Menu items such as McNuggets, chicken sandwiches and salads come from birds that have been selectively bred over time to put on weight more rapidly than is natural, causing painful health problems, according to the campaigners.
They claim the world’s biggest fast-food chain failed to address the issue of the fast-growing breed when it issued a new animal-welfare policy last year.
The animal welfare campaigners have now launched a worldwide campaign, beginning with McDonald’s, lobbying against companies that use the breed in intensive farming systems.
The new guidelines that McDonald’s issued in October require suppliers to follow new standards by 2024 for raising and slaughtering chickens, including increasing the amount and brightness of light in chicken houses and providing birds with access to perches that promote natural behaviour.
The company also pledged to conduct trials with suppliers to measure the wellbeing of different breeds.
But the Humane League UK says the pledges still allow quickly growing breeds to be commonplace in factory farming systems.
The one billion “broiler” chickens raised for meat in the UK each year have been selectively bred over decades to prioritise fast growth and big breast muscles.
They grow so big so fast that their bones and organs cannot keep up, according to critics of intensive farming, who claim the weight of the birds’ upper bodies causes leg pain and lameness, sometimes collapsing under their own weight, while the pressure on their hearts means birds often die prematurely of heart disease.
When they are handled badly before transport or slaughter, their weak bones means their legs often break.
Broiler chickens account for 95 per cent of all land animals farmed in Britain, with animal charities also arguing the barren warehouses where they are reared are cramped and cruel.
The Humane League says today’s birds “have been made into genetic monsters that grow unnaturally fast and often cannot even walk. Their environment is crowded, filthy and devoid of anything related to a natural life.”
Pru Elliott, of The Humane League, said: “Despite claiming to invest in animal welfare, McDonald’s is showing resistance to change and lack of leadership on the issue of chickens reared for meat.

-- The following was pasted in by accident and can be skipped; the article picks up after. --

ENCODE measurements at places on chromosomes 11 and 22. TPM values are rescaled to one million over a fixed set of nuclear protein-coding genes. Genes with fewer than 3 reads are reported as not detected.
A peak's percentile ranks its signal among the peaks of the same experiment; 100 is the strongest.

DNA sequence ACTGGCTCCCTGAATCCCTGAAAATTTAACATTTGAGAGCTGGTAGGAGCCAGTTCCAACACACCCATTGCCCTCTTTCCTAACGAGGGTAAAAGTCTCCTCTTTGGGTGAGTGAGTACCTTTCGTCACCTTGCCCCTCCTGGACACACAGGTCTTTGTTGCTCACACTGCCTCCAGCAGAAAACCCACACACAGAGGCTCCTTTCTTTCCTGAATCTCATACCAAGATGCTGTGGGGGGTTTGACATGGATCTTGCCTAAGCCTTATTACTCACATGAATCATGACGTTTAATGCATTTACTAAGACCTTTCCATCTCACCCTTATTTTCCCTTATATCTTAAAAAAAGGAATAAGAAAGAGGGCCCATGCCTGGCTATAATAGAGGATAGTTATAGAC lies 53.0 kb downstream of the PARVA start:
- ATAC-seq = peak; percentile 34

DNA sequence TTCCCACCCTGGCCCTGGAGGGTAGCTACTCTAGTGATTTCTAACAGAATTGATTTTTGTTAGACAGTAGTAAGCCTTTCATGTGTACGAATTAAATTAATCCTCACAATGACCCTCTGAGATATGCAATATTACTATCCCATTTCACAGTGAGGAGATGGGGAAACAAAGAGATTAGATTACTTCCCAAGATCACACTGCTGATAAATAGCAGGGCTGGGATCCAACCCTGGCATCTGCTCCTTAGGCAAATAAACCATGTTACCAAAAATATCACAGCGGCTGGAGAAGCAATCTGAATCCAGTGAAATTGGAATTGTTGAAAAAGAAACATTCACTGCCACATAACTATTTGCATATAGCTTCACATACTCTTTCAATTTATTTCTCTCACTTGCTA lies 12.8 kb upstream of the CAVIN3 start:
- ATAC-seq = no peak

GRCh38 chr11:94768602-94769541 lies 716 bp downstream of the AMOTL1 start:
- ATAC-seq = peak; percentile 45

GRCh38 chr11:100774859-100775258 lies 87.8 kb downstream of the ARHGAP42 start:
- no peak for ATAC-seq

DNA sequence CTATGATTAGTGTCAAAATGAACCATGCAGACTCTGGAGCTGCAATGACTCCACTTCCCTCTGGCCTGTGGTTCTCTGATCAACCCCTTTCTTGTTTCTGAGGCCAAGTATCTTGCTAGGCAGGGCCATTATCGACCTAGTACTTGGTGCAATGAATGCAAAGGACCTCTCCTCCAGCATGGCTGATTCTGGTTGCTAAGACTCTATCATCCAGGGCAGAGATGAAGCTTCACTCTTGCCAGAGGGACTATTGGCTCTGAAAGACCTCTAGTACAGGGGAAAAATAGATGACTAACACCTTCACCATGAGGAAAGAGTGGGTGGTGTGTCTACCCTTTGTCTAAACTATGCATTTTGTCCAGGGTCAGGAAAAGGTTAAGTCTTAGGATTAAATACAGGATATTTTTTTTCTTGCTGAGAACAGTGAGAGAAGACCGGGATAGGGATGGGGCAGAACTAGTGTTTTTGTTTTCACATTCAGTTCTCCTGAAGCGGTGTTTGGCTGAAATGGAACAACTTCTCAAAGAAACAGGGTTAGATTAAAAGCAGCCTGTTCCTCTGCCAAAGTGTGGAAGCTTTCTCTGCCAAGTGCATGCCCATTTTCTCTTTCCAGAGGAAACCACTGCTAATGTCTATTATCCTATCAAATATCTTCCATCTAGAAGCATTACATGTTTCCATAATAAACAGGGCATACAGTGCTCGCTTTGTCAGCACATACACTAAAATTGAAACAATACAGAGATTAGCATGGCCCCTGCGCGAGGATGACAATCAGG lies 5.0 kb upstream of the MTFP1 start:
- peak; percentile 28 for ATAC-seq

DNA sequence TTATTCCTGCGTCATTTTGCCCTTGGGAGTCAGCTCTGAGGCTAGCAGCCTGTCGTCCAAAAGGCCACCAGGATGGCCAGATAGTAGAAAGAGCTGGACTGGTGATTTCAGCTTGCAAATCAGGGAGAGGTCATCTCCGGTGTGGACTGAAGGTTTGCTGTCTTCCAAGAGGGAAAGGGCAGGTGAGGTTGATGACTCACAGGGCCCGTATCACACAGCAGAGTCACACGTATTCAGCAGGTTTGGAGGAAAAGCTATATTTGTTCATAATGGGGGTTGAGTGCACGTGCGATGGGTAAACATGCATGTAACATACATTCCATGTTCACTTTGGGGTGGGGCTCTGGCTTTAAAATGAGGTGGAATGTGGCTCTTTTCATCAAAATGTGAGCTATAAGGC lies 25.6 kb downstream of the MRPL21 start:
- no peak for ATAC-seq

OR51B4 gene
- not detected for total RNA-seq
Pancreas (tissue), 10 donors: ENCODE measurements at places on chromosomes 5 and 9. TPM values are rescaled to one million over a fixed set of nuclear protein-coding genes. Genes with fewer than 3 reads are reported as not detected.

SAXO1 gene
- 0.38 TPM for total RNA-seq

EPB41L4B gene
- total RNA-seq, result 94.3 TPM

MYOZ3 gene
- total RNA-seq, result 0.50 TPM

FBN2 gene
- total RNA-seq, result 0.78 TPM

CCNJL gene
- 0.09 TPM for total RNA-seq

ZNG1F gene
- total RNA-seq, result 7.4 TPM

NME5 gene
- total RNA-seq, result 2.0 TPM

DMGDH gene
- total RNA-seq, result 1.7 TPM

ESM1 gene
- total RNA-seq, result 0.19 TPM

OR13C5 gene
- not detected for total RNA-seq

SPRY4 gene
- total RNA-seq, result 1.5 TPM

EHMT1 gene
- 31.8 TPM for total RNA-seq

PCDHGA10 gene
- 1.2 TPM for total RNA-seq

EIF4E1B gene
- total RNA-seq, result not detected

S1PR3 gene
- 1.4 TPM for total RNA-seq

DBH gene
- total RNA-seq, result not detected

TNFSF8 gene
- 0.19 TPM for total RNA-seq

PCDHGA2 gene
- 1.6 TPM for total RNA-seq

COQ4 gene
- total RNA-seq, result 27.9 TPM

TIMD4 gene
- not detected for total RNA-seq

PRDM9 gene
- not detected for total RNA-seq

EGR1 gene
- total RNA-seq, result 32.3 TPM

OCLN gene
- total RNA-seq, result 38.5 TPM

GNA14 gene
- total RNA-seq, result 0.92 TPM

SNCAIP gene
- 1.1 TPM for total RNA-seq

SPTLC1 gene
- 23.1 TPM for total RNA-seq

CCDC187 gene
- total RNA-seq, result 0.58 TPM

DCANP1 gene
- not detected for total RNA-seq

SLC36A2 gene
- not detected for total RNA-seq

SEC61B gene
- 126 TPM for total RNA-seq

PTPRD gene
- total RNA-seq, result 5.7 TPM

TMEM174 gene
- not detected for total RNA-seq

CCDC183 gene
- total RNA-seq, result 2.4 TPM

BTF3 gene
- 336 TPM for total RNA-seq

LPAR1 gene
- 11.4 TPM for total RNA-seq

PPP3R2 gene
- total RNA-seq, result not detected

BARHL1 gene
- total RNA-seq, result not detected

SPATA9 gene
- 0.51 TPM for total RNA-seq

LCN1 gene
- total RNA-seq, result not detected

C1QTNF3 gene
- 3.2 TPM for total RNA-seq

“McDonald’s uses free-range eggs and organic milk so why does it source chickens that have been bred to grow so fast their bodies can’t keep up? This doesn’t make sense, and ultimately chickens are suffering en masse because of it.
“Chickens are the most numerous farmed animal and suffer in the greatest numbers, so why are McDonald’s failing to make change where it really counts?”
A coalition of groups opposed to factory farming wants food firms to sign up to the “better chicken commitment”, a new set of standards that includes using breeds that grow more slowly, reducing overcrowding, providing better living environments and ending cruel slaughter practices. The standards go above and beyond the minimum legal requirements for poultry welfare.
Ms Elliott said changing the breed used was the crucial factor in curbing “unthinkable” suffering.
“Providing chickens with enrichments and improvements is meaningless until they change to breeds with better welfare, because the birds’ suffering is such that they can’t make use of them or appreciate them,” she said.
The Humane League has launched a worldwide campaign, called I’m Not Lovin’ It, to put pressure on McDonald’s.
A series of events in the UK included inviting passers-by to throw damp sponges at a volunteer dressed as the chain’s publicity character Ronald McDonald, who was put in stocks; activists dressed as him visiting the company’s headquarters; flashdancing in Leicester Square, London, and handing in a petition with 236,000 names.
Pret A Manger signed up to the better chicken commitment within four hours of the campaign’s being launched. Azzurri Group, which operates Zizzi and Ask Italian, has also signed up.
McDonald’s said it is committed to sourcing food and packaging sustainably.
“This includes continuing to invest significantly to raise welfare standards for the animals in our supply chain and undertaking research to increase industry understanding of the challenges that remain,” said a spokesman.
He said farms that rear its chickens must meet independently set farm assurance standards.
“In addition to this, for a number of years we have required them to provide enrichment objects for the birds to peck and perch on, as well as windows in their houses to provide natural light,” he added.
“We recently announced a Global Chicken Sustainability Advisory Council, a multi-stakeholder group including leading academics and animal health and welfare experts, global suppliers and NGOs. This group will provide deep expertise, diverse perspectives, and recommendations for evolving our chicken welfare and sustainability strategy across the world.”
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